In honor of May being Asian Pacific American Heritage Month, Pacific Ties and Asian Pacific Coalition (APC) are teaming up to featuring Asian Pacific Islander Desi American (APIDA) Bruins. We’ll be posting one interview per day. If you’d like to share your story, fill out this form here.
Tommy Abbott is a third year biology major from San Diego who one day hopes to be President of the United States (#Abbott2032). In the meantime, he is interested in management consulting.
How do you identify?
I identify as white, Black and Vietnamese. I actually did not know I was Black until I was 15 years old. My mom didn’t know her dad. We previously thought she was half Native American, half Vietnamese. I was Googling my maternal grandfather’s name, gave him a call, and found out I wasn’t Native American at all: I was a quarter African-American. My mom immigrated from Vietnam, and her father, my grandpa, was in the Air Force, and had no idea that my mom existed. My mom is visibly Black, but in the 1970s, coming to America at that time, there was definitely weird image of a Black girl in a Vietnamese household since interracial marriage still wasn’t fully accepted, and biracial kids were still quite rare at the time. At school, she was viewed as a “fake,” where a lot of the other Black kids at school would bully her for having light skin and coming from an all-Vietnamese family. She didn’t look like her siblings, or her mother, and her dad was nowhere to be found. My grandma never told my mom that she was Black because she was being bullied by the other Black kids.
How does that compare to your experience growing up as a mixed person?
Very different. I was never bullied for my racial background. Since my mom was being bullied for her skin color, I felt that she rejected that skin color at a young age, and decided to project herself as full Vietnamese. I mean, she also didn’t know: she looks visibly Black, but she didn’t know that she was half Black. When I was being raised, I didn’t know I was Black, which led me to believe I was half-white, half-Vietnamese, even though neither my mom nor I look remotely Vietnamese. Fast forward to 2010 when I discovered I was Black. I wouldn’t say my whole life was changed because of it, but I definitely thought it was cool that there was a unique part of me that I newly discovered. Culturally, I was raised Vietnamese. I was raised by my mom, and since she was Vietnamese, I was raised Vietnamese. For example, we ate rice with every meal. So I did want to see the other side of my culture.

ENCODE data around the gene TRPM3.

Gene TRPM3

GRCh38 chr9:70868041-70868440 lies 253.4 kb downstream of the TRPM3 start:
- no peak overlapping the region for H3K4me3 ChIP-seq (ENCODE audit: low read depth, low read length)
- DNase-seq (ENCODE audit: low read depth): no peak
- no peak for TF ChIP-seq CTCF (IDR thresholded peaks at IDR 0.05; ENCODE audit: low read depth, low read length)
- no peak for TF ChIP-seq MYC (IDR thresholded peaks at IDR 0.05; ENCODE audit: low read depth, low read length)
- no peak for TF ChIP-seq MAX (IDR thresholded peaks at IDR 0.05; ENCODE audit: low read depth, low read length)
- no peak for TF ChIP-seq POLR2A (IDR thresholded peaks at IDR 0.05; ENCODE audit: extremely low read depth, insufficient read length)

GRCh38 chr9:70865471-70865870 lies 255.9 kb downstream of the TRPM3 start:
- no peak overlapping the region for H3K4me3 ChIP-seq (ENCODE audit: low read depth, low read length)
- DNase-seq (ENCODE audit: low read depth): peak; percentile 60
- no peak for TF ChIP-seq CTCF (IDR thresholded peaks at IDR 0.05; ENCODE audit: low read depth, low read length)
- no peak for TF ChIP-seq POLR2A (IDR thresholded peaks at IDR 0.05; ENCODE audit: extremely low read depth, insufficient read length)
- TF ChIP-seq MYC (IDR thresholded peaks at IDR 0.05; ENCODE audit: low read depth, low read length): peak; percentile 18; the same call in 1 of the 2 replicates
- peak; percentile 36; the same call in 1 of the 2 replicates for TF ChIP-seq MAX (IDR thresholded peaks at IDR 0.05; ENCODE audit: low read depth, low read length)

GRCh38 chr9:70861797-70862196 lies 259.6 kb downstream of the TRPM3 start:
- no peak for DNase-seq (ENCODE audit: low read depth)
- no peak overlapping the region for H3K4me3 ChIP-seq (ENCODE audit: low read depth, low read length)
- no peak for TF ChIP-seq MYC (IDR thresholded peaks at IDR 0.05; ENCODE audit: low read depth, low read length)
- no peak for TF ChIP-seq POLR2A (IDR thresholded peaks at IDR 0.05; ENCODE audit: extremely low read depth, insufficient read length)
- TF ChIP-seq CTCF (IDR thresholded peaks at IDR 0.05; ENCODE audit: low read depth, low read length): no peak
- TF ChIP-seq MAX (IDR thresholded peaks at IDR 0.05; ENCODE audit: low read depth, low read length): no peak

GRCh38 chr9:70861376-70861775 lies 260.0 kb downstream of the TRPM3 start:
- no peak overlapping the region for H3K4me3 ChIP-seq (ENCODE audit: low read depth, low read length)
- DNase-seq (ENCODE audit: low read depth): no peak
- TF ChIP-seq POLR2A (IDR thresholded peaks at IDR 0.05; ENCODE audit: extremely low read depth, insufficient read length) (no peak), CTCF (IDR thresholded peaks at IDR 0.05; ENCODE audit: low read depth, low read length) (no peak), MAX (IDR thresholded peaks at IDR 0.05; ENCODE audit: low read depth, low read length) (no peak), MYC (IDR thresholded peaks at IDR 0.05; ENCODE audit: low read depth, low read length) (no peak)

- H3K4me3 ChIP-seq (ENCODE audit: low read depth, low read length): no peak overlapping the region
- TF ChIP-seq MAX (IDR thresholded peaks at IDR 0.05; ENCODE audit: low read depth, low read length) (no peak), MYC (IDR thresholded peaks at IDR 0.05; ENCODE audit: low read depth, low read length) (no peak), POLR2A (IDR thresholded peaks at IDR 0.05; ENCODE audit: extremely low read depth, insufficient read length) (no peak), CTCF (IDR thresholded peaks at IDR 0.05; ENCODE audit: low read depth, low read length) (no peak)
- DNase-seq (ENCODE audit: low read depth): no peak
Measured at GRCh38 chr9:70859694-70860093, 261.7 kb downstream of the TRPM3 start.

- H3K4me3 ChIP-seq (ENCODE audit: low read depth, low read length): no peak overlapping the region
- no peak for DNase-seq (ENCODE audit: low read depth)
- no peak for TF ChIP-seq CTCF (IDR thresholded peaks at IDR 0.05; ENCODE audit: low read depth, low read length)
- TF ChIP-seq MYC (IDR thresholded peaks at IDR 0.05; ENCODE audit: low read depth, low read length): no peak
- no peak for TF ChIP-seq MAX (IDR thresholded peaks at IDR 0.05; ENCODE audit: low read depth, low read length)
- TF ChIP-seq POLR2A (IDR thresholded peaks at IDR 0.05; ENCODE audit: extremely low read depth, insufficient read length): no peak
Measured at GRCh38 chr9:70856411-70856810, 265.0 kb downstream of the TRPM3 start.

Four months after discovering I was part Black, I decided to go out and visit the Black side of my family in Philadelphia. I was immediately greeted with open arms, even though my skin color was completely different from theirs. And it turns out, they’re also half Asian too because my grandpa ended up marrying a Thai woman. And my grandpa went blind in the early 2000s, so he’ll never know what his daughter or I look like, but it doesn’t matter to him because he was just happy that I wanted to seek him out.
Favorite memories at UCLA?
I just transferred here from UCSB. I feel like I haven’t done anything cool yet. I went to Santa Monica and Venice for the first time last week. My bucket list would be to connect with other students like me. For example, I just found out there was a Mixed Student Union, and I’d like to join the Vietnamese Student Union too and also the Afrikan Student Union. I guess the reason I haven’t joined any yet was because I feared the rejection, not fitting in because of my mixed ethnicity and because I look white. I fear the skepticism from the groups, like “Do I belong?” “Do I identify enough?” and I think that stems from seeing how people were telling my mom she wasn’t “Black enough” as a kid.
What are you passionate about and why?
This sounds really cliché, but because of my different racial backgrounds, I’d like to do work that contributes to unifying the US. Ultimately, I would like to be the President of the United States. I don’t want my kids to go through the same feelings I have currently when I want to join a group, when people question what I say I am. #Abbott2032
Any final thoughts?
When someone tells you they’re mixed race, but they don’t look like what they’re saying they are, it’s worth it to believe them. Just because someone doesn’t appear as what they identify as, doesn’t mean you shouldn’t believe them.
Interview has been edited for length and clarity
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